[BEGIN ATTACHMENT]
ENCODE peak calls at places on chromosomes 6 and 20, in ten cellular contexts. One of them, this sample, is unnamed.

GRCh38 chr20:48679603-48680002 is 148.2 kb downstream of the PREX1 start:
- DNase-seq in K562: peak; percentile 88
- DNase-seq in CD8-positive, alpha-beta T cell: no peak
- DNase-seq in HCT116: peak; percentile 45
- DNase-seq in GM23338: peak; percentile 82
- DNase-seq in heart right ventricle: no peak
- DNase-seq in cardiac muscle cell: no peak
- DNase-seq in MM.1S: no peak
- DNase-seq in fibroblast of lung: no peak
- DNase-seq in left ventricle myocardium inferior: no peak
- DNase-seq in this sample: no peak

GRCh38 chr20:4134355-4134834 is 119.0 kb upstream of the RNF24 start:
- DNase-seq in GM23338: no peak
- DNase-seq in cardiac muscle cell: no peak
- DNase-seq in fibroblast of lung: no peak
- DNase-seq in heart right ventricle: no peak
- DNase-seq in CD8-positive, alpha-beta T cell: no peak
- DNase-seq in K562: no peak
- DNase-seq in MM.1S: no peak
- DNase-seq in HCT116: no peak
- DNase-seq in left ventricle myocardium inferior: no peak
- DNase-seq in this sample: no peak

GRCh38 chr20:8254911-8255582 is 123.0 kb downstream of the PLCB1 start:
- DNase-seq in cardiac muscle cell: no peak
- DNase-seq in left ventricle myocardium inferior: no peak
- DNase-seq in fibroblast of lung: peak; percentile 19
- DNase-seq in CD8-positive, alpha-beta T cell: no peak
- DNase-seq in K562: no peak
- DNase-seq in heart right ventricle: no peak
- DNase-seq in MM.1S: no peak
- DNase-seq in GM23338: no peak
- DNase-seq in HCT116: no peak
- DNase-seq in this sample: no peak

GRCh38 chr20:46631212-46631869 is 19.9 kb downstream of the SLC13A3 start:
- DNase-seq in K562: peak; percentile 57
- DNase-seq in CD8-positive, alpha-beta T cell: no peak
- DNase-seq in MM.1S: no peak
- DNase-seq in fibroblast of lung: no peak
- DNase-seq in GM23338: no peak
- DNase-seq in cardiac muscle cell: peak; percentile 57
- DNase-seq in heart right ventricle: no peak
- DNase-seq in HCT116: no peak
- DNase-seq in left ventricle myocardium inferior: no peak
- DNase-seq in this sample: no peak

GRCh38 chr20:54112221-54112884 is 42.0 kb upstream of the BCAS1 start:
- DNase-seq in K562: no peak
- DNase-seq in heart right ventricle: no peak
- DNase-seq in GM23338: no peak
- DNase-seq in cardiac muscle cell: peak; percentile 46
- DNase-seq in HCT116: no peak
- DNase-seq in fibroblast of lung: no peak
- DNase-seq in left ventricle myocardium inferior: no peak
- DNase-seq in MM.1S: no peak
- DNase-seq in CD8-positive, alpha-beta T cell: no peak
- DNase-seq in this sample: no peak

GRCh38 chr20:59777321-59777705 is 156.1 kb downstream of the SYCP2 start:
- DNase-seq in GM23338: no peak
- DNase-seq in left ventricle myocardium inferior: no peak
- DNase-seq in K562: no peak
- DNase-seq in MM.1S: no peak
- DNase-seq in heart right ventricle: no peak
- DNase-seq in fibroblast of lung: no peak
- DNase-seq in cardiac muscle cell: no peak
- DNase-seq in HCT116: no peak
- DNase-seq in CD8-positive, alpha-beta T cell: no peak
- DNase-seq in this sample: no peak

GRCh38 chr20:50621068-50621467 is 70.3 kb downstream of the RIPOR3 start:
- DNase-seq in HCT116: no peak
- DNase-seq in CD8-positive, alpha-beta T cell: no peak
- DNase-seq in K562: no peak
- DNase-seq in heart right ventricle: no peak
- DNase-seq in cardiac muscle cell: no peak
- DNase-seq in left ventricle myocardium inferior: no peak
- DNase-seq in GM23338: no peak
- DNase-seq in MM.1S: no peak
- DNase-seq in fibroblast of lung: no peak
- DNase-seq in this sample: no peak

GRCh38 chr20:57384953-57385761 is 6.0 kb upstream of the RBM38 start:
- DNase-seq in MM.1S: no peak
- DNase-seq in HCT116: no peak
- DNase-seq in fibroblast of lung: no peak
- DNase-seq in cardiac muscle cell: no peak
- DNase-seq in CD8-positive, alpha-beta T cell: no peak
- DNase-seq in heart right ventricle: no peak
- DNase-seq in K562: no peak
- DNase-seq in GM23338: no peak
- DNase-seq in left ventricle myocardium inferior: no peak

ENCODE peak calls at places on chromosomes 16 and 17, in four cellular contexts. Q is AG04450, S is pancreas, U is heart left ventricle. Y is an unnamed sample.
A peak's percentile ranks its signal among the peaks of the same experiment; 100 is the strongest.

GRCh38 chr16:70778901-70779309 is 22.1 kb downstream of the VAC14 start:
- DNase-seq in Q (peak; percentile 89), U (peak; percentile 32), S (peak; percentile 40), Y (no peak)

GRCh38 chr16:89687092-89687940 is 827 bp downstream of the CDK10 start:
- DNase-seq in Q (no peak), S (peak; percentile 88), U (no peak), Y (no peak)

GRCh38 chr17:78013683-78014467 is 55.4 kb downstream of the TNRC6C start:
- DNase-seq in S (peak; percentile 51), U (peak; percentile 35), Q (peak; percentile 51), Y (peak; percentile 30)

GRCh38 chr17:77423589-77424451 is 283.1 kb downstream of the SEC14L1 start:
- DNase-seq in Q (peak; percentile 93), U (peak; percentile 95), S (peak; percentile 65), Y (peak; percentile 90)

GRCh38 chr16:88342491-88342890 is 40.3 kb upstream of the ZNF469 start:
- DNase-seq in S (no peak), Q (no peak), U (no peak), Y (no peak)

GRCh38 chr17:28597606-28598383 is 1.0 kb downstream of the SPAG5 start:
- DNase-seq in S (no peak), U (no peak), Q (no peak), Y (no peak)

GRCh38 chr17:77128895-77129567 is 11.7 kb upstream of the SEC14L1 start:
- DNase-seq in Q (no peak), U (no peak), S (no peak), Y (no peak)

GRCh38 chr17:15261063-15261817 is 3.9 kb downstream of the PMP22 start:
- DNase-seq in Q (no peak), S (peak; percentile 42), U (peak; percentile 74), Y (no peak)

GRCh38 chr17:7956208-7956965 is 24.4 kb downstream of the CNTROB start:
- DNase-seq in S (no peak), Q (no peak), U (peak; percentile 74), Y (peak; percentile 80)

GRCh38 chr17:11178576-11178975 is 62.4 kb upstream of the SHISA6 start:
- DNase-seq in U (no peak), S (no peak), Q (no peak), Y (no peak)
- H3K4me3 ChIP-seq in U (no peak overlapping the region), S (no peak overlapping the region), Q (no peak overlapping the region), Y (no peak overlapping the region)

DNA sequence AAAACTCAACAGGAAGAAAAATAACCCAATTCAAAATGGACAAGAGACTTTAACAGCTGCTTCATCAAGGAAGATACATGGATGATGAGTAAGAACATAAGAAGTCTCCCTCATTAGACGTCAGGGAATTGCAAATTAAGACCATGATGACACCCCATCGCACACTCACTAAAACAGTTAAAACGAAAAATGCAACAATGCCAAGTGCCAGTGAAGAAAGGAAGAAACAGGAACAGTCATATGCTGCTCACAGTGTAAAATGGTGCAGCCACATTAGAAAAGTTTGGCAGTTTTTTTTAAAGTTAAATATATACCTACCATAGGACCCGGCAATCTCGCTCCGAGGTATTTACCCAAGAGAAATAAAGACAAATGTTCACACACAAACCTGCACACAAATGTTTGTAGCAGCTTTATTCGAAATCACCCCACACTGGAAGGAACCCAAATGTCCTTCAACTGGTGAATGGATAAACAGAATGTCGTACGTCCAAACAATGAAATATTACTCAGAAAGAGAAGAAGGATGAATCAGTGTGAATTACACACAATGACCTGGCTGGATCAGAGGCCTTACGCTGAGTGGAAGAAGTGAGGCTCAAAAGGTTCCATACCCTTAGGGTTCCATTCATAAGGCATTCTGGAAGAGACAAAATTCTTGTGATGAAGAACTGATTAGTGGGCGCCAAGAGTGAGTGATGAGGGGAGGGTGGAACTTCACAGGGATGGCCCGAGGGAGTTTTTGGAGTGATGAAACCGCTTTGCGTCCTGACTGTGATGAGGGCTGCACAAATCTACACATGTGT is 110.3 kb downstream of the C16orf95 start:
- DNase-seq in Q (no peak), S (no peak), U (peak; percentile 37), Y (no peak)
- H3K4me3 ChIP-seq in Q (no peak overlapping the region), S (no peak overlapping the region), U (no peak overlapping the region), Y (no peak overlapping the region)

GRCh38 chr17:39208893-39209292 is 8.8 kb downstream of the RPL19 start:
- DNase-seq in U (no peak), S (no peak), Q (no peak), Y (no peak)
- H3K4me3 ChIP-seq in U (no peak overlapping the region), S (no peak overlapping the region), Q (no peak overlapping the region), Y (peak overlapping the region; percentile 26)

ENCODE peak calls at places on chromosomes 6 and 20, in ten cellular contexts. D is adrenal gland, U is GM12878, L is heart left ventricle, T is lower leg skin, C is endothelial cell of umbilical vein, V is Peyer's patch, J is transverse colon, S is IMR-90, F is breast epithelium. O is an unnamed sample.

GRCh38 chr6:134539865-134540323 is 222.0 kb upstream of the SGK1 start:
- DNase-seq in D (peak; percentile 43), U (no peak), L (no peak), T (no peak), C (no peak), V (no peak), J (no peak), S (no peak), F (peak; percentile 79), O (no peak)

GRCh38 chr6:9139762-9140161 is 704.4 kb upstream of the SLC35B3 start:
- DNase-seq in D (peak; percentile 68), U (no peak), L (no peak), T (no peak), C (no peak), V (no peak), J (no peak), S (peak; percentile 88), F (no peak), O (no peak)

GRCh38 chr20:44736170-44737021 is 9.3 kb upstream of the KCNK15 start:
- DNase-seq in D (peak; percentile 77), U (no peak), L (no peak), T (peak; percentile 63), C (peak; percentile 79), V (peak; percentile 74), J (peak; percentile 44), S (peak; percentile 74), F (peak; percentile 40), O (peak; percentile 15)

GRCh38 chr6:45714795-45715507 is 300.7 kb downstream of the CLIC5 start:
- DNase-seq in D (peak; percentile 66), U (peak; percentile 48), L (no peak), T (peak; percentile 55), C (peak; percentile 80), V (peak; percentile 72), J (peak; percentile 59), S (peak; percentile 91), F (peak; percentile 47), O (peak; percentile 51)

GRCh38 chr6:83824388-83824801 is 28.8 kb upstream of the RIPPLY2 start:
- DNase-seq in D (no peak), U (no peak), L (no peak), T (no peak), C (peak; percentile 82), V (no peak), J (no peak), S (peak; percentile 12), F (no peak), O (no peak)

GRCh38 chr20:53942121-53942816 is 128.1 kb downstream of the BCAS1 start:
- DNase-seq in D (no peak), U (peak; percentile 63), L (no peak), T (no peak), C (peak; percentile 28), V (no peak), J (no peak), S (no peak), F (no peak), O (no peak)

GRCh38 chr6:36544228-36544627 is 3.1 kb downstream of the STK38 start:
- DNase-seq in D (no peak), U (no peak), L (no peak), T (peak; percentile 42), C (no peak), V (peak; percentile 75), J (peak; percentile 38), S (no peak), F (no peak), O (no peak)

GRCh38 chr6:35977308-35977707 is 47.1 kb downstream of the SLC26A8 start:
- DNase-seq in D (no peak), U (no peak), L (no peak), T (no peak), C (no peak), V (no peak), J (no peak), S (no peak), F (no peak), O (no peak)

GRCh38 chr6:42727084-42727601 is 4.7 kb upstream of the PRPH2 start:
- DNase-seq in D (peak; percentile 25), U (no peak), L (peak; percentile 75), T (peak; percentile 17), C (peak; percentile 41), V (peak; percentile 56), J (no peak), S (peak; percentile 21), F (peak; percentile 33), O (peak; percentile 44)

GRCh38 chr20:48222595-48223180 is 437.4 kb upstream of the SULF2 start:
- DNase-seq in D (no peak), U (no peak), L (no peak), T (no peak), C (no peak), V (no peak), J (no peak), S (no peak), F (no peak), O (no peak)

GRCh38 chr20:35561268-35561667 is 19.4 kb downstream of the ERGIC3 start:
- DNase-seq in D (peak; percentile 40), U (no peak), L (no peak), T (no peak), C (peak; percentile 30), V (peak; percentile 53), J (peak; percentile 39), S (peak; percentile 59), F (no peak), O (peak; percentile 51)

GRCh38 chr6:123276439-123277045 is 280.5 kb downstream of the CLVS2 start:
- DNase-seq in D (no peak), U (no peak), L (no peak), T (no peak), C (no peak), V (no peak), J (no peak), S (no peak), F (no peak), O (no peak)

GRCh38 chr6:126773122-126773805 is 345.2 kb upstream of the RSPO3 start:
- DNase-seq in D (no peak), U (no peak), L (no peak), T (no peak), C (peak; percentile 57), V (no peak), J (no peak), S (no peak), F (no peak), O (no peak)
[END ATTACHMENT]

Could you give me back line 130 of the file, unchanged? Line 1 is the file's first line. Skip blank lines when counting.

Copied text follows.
- DNase-seq in D (no peak), U (peak; percentile 63), L (no peak), T (no peak), C (peak; percentile 28), V (no peak), J (no peak), S (no peak), F (no peak), O (no peak)